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The Wigmore Hall complete Schubert song series continued with a recital by Georg Nigl and Andreas Staier. Staier's a pioneer, promoting the use of fortepiano in Schubert song. In Schubert's time, modern concert pianos didn't exist. Schubert and his contemporaries would have been familiar with a lighter, brighter sound. Over the last 30 years, we've come to better understand Schubert and his world through the insights Staier has given us. His many performances, frequently with Christoph Prégardien at the Wigmore Hall, have always been highlights.
On 9 January 2017 the London Festival of Baroque Music (formerly the Lufthansa Festival of Baroque Music) announced its programme for 2017. The Festival theme for 2017 is Baroque at the Edge. Inspired by the anniversaries of Monteverdi (450th of birth) and Telemann (250th of death) the Festival explores the ways that composers and performers have pushed at the chronological, stylistic, geographical and expressive boundaries of the Baroque era.
On Thursday 19th January, opera lovers around the world started bidding online for rare and prized items made available for the first time from Opera Rara’s collection. In addition to the 26 lots auctioned online, 6 more items will be made available on 7 February - when online bidding closes - at Opera Rara’s gala dinner marking the final night of the auction. The gala will be held at London’s Caledonian Club and will feature guest appearances from Michael Spyres and Joyce El-Khoury.
Classical Opera’s MOZART 250 project has reached the year 1767. Two years ago, the company embarked upon an epic, 27-year exploration of the music written by Mozart and his contemporaries exactly 250 years previously. The series will incorporate 250th anniversary performances of all Mozart’s important compositions and artistic director Ian Page tells us that as 1767 ‘was the year in which Mozart started to write more substantial works - opera, oratorio, concertos
this will be the first year of MOZART 250 in which Mozart’s own music dominates the programme’.
‘[T]hey moderated or increased their voices, loud or soft, heavy or light according to the demands of the piece they were singing; now slowing, breaking of sometimes with a gentle sigh, now singing long passages legato or detached, now groups, now leaps, now with long trills, now with short, or again, with sweet running passages sung softly, to which one sometimes heard an echo answer unexpectedly. They accompanied the music and the sentiment with appropriate facial expressions, glances and gestures, with no awkward movements of the mouth or hands or body which might not express the feelings of the song. They made the words clear in such a way that one could hear even the last syllable of every word, which was never interrupted or suppressed by passages or other embellishments.’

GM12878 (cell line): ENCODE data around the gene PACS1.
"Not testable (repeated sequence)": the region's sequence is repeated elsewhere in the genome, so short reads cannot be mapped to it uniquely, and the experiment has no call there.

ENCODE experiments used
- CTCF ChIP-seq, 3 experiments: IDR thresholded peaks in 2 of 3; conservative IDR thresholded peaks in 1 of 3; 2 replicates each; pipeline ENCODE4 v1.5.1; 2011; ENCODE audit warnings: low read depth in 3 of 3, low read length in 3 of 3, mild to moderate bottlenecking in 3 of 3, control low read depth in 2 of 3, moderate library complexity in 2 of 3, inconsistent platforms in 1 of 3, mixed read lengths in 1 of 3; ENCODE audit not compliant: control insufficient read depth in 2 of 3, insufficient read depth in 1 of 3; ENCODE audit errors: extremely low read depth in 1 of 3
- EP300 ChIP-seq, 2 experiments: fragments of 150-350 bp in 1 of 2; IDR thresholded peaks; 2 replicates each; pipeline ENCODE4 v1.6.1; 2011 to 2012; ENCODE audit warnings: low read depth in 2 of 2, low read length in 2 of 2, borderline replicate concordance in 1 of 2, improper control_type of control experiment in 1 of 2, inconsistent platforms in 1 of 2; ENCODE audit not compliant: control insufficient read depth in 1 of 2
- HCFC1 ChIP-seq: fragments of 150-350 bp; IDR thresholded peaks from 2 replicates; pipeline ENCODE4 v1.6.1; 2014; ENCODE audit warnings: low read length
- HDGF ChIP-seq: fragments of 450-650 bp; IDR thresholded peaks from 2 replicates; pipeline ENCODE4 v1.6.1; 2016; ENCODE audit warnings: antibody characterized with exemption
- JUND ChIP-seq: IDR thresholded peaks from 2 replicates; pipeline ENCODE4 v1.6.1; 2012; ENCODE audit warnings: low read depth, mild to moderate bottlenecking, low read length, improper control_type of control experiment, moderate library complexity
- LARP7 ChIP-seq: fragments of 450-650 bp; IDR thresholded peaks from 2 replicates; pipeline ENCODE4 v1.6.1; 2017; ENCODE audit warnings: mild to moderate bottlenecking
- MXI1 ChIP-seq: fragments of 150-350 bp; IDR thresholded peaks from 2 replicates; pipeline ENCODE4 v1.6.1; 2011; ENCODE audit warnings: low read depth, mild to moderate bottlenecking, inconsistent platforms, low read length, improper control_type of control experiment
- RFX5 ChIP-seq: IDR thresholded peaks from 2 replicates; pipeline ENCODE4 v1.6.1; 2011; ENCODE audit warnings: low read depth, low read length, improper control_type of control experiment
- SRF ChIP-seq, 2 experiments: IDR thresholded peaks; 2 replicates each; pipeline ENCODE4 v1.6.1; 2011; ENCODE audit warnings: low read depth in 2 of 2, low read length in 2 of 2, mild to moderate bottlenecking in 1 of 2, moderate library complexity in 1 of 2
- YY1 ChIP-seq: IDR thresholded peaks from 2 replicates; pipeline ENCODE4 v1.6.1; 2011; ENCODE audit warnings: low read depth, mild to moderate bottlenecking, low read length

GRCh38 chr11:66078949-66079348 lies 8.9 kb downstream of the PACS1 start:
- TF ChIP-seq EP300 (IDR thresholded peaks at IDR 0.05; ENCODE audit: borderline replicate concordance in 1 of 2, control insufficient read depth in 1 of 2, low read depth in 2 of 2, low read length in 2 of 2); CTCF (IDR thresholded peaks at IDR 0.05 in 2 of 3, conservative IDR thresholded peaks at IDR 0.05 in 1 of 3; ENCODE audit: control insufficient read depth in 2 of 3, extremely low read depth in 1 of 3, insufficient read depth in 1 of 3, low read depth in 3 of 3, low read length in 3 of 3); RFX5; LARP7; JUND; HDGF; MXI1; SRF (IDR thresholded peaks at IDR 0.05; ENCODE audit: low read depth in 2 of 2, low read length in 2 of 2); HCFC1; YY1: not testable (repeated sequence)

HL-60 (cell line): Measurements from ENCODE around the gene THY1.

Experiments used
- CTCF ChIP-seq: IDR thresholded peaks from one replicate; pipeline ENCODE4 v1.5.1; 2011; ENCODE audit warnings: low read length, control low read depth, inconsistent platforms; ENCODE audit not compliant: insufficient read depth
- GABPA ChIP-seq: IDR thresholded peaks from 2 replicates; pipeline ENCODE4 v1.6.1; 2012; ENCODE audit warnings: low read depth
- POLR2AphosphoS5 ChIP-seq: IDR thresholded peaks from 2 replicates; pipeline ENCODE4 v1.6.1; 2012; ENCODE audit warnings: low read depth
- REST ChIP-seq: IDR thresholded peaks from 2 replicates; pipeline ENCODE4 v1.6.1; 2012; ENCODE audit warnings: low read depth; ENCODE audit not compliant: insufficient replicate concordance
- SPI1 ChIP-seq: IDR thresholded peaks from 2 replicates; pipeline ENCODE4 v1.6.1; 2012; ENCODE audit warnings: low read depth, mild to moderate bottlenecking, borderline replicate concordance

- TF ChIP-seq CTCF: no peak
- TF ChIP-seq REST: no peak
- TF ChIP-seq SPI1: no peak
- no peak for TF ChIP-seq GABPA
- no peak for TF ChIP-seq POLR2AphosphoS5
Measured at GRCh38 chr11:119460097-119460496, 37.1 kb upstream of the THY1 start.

An exceptional Wagner Der fliegende Holländer, so challenging that, at first, it seems shocking. But Kasper Holten's new production, currently at the Finnish National Opera, is also exceptionally intelligent.
A welcome addition to Lyric Opera of Chicago’s roster was its recent production of Jules Massenet’s Don Quichotte.
800 years ago, every book was a precious treasure - ‘written on skin’. In George Benjamin’s and Martin Crimp’s 2012 opera, Written on Skin, modern-day archivists search for one such artefact: a legendary 12th-century illustrated vanity project, commissioned by an unnamed Protector to record and celebrate his power.
It was like a “Date Night” at Staatsoper unter den Linden with
its return of Eike Gramss’ 2012 production of Puccini’s Madama
Butterfly. While I entered the Schiller Theater, the many young couples
venturing to the opera together, and emerging afterwards all lovey-dovey and
moved by Puccini’s melodramatic romance, encouraged me to think more
positively about the future of opera.
For the Late Night concert after the Saturday series, fifteen Berliners
backed up Barbara Hannigan in yet another adventurous collaboration on a modern
rarity with Simon Rattle. I was completely unfamiliar with the French composer,
but the performance tonight made me fall in love with Gérard
Grisey’s sensually disintegrating soundscape Quatre chants pour
franchir le seuil, or “Fours Songs to cross the
One of the things I love about the Philharmonie in Berlin, is the normalcy
of musical excellence week after week. Very few venues can pull off with such
illuminating star wattage. Michael Schade, Anne Schwanewilms, and Barbara
Hannigan performed in two concerts with two larger-than-life conductors
Thielemann and Rattle. We were taken on three thrilling adventures.
Lyric Opera of Chicago’s original and superbly cast production of Hector Berlioz’s Les Troyens has provided the musical public with a treasured opportunity to appreciate one of the great operatic achievements of the nineteenth century.
The Little Opera Company opened its 21st season by championing its own, as it presented the world premiere of Winnipeg composer Neil Weisensel’s Merry Christmas, Stephen Leacock.
In 2015, Bampton Classical Opera’s production of Salieri’s La grotta di Trofonio - a UK premiere - received well-deserved accolades: ‘a revelation ... the music is magnificent’ (Seen and Heard International), ‘giddily exciting, propelled by wit, charm and bags of joy’ (The Spectator), ‘lively, inventive ... a joy from start to finish’ (The Oxford Times), ‘They have done Salieri proud’ (The Arts Desk) and ‘an enthusiastic performance of riotously spirited music’ (Opera Britannia) were just some of the superlative compliments festooned by the critical press.
How many singers does it take to make an opera? There are single-role operas - Schönberg’s Erwartung (1924) and Eight Songs for a Mad King by Peter Maxwell Davies (1969) spring immediately to mind - and there are operas that just require a pair of performers, such as Rimsky-Korsakov’s Mozart i Salieri (1897) or The Telephone by Menotti (1947).